By rigorously analysing data obtained from designated car-free days, Seoul is able to implement pedestrian-only streets and transit malls which resulted in increased revenue for the shops there.
Seoul’s recent efforts to transform its mobility platform from a car-dominated one to a public transport and pedestrian-focused system have captured the attention of urban planners. Driving this change was a series of pilots backed by rigorous data collection to better informed planning and decision-making.
Case Study 1 DEOKSUGUNG-GIL – PEDESTRIANISATION
Deoksugung-gil is a street in downtown Seoul popular with lunchtime crowds from the surrounding office buildings. However, the narrow street meant that pedestrians often spilled onto road spaces and mixed with vehicular traffic, created safety concerns.
In May 2014, the Seoul Metropolitan Government (SMG) conducted a pilot pedestrianisation of the street for two hours during lunchtime where all vehicles were prohibited from entering the car-free zone.
During the two hours, pedestrian volume increased by 5%. When surveyed, over 90% liked the idea of a pedestrian street and more than 50% wished that the street could be car-free every day.
The positive survey results from the pilot helped strengthen the case for a regular pedestrianisation programme at Deoksugung-gil. After gathering opinions from citizens and monitoring the area, various facilities were improved before plans for turning the street closure into a regular operation were put in place. For example, motor-operated bollards were installed at the entrance of Deoksugung-gil and parts of the walkway were expanded. Some of the bollards within Deoksugung-gil were removed or changed to avoid creating obstructions for pedestrians.
The regular lunchtime pedestrianisation of Deoksugung- gil was implemented swiftly by September 2014. To generate more buzz and interest, an event planner was appointed to curate different themes for each day of the week.
Case Study 2 YONSEI-RO TRANSIT MALL— ROAD CLOSURES
Yonsei-ro is a popular 550-metre long commercial street in Seoul’s Sinchon district, where several major universities in Seoul are located. The street was selected as the first transit mall to be implemented in Seoul, as part of Seoul’s plan to create an urban environment that puts people and public transport first.
The aims were multifold—to reduce demand for private car use; to bring about urban rejuvenation; to enhance the public transport experience; and to improve the pedestrian environment.
Before implementation, Yonsei-ro was a congested and accident-prone street with an average travel speed of only 10 km/h—far lower than the average travel speed of 25 km/h on Seoul’s main roads. The street was also crowded with pedestrians who were confined within narrow sidewalks.
Planners saw how a transit mall could potentially cause congestion, as cars would need to detour around the transit mall. A traditional traffic simulation model could only reflect how unfeasible the proposal was, and indicate the risk of congestion spreading to the surrounding area.
To fully analyse the real impact of vehicle restrictions in Yonsei-ro, SMG implemented two car-free days on Yonsei-ro and collected data during these days. Analysis of the collected data indicated that vehicles going north-to-south were re-directed across nearby roads and did not contribute to the congestion in the surrounding areas.
However, most of the vehicles going south-to-north had to pass an alternative three-way intersection in Donggyo-dong and make detours through Yanghwa-ro and Yeonhui-ro, increasing congestion on these two roads.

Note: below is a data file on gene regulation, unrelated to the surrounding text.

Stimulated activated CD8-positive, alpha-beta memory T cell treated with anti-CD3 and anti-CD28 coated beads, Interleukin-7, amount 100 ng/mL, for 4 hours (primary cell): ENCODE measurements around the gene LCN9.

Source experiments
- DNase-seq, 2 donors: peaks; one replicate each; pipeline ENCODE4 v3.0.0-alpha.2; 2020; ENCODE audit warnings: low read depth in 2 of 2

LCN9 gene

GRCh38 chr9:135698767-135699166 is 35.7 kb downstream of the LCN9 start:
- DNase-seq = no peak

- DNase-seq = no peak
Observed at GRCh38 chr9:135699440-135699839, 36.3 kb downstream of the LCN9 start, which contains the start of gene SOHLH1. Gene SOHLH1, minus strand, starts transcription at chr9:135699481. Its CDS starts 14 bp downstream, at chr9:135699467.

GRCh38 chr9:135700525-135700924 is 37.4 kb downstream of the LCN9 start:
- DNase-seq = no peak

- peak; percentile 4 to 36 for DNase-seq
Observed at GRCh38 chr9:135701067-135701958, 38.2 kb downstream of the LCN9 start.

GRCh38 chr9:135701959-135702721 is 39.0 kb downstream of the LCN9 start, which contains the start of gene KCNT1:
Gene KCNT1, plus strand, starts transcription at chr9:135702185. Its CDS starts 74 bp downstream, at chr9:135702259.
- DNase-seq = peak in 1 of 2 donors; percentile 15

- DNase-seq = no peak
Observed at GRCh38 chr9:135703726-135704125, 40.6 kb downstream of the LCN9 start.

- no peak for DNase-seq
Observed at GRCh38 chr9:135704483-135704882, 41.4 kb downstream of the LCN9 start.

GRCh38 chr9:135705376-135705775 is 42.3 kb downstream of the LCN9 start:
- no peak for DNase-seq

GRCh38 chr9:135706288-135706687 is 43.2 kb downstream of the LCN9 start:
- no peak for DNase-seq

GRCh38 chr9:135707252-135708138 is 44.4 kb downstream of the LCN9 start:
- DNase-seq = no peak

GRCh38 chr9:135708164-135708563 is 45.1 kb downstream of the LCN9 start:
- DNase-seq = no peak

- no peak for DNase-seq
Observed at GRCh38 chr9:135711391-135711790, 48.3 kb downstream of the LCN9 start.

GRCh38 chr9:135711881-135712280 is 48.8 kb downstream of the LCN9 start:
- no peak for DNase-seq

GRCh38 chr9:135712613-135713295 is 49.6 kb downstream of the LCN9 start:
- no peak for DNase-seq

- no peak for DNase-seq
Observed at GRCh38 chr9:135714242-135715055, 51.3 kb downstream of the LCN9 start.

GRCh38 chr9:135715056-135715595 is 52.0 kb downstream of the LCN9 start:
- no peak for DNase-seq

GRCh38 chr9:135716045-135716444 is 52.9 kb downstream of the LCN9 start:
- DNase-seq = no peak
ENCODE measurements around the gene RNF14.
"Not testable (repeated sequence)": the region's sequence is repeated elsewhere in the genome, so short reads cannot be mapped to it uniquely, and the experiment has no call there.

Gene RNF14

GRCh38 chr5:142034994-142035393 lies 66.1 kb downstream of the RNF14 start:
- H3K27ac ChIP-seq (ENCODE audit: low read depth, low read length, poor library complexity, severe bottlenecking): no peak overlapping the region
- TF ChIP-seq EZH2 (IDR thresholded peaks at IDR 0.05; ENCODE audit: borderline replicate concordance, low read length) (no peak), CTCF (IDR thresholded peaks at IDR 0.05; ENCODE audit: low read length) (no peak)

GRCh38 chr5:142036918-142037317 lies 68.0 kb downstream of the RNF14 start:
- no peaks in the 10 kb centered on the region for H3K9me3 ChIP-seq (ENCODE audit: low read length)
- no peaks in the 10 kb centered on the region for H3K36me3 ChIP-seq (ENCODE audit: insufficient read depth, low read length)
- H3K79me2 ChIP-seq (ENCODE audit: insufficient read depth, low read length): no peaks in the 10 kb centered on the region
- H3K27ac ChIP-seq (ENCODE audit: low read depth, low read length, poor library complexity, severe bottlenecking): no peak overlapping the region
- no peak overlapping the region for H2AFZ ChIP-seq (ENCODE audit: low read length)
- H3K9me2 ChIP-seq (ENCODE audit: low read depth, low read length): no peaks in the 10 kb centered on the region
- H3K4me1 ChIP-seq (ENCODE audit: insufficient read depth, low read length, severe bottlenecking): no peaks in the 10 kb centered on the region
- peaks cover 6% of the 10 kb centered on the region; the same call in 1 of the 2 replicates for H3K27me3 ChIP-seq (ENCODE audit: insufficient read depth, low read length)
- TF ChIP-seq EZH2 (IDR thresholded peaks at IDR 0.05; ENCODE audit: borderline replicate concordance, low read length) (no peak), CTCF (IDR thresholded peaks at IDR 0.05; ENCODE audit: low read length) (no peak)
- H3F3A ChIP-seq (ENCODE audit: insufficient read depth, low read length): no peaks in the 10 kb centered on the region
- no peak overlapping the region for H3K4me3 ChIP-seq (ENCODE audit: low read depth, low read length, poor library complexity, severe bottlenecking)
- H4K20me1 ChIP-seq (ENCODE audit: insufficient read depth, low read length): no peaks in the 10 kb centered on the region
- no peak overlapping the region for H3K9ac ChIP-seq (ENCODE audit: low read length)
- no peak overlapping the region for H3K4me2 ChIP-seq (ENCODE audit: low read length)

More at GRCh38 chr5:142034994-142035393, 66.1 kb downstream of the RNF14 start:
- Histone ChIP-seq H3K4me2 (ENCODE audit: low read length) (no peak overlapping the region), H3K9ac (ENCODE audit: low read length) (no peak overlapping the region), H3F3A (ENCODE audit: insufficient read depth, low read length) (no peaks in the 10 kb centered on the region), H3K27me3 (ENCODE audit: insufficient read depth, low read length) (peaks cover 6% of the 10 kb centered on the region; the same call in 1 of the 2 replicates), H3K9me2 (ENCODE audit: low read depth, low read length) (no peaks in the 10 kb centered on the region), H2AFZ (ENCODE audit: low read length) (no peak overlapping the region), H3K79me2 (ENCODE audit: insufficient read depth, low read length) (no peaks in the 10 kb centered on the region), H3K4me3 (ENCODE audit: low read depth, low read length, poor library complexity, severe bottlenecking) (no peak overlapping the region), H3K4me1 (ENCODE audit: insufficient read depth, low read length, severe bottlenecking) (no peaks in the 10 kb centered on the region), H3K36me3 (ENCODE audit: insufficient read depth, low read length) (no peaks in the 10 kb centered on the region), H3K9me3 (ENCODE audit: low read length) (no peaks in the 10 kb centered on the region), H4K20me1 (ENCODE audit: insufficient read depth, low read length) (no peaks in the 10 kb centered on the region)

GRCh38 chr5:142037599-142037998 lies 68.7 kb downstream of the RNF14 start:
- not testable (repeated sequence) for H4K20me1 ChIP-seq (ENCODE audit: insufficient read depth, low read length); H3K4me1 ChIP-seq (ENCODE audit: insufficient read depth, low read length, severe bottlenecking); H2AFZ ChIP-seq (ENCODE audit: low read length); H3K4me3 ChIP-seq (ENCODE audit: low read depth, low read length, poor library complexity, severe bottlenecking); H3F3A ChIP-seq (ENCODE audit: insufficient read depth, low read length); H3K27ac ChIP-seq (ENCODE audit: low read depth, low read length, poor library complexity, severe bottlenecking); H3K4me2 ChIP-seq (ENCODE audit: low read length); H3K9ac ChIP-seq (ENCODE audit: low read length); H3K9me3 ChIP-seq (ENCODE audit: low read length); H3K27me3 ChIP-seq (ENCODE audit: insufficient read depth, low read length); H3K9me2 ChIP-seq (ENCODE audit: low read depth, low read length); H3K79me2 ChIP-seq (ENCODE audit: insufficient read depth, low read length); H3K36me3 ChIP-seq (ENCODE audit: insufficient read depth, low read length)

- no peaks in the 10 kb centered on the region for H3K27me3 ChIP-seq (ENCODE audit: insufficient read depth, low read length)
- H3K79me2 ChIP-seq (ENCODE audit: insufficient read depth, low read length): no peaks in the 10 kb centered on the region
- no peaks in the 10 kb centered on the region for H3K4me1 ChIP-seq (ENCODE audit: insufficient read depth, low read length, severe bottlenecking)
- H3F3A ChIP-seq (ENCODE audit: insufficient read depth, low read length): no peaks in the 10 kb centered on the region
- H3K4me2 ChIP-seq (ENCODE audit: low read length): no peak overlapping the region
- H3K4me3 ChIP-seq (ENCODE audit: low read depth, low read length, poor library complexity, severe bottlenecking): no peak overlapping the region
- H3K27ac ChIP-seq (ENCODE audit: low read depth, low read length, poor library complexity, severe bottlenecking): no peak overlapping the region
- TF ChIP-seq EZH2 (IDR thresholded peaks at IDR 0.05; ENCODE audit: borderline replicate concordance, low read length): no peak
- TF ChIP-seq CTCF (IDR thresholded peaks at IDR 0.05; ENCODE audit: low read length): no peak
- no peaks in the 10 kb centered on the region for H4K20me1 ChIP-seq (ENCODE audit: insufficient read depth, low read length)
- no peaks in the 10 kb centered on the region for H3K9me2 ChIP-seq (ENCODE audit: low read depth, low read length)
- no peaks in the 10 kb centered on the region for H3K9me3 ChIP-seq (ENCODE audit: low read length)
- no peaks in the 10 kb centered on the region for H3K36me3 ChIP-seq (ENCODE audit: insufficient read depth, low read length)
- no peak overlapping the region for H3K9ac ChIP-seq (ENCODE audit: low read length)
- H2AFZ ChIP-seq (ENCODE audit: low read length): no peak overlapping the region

An alternative detour route for vehicles going towards Susaek was identified as a suitable way to address this congestion. To mitigate this, the city built an intersection in front of the underpass for Sinchon Train Station. The above measures helped to contain the impact of the transit mall on congestion within the area, and showed that traffic impact need not be a deal-breaker for pedestrian-friendly projects. SMG engaged and worked with the stakeholders to develop solutions for the design and management of the transit mall.
The proposed transit mall was successfully completed in January2014. The benefits of the transit mall were immediately clear— traffic accidents fell by 34% just six months after the opening of the transit mall, and the number of visitors using public transport increased by 11.1%.
The transit mall also brought financial benefits. Compared with 2013, the number of visitors who patronised the shops in Sinchon rose by 28.9%; the number of transactions that resulted in revenues went up by 10.6%, and total revenues rose by 4.2%. With the success of Yonsei-ro, SMG is also actively seeking other suitable sites in Seoul to implement more transit malls and further reduce the city’s reliance on private cars.
Many cities are often hesitant to carry out pedestrian-friendly projects due to concerns about potential traffic congestion arising from restrictions on vehicle access. Over-reliance on traffic simulation and modelling often fuel this bias, leading to the expansion of road systems to accommodate an ever-increasing demand for private cars.
Having experienced serious traffic congestion that resulted in social costs totalling about US$6 billion a year in the early 2000s, Seoul recognised the futility of car-based urban development on the one hand, and potential benefits of car-free environments on the other. Seoul’s evidence-based approach— which combined localised pilots and rigorous data collection—not only contributed to better-informed solutions, but also helped generate support among multiple stakeholders for the proposed pedestrian-friendly projects. – Source: Urban Land Institute (Asia Pacific)